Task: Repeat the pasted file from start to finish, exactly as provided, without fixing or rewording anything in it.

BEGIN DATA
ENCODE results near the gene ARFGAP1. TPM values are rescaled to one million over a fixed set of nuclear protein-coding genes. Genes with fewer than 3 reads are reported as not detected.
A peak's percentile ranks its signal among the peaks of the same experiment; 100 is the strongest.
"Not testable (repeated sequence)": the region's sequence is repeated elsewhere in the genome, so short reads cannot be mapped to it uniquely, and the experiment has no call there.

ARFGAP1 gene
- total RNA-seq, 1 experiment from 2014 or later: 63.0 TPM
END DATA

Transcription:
ENCODE results near the gene ARFGAP1. TPM values are rescaled to one million over a fixed set of nuclear protein-coding genes. Genes with fewer than 3 reads are reported as not detected.
A peak's percentile ranks its signal among the peaks of the same experiment; 100 is the strongest.
"Not testable (repeated sequence)": the region's sequence is repeated elsewhere in the genome, so short reads cannot be mapped to it uniquely, and the experiment has no call there.

ARFGAP1 gene
- total RNA-seq, 1 experiment from 2014 or later: 63.0 TPM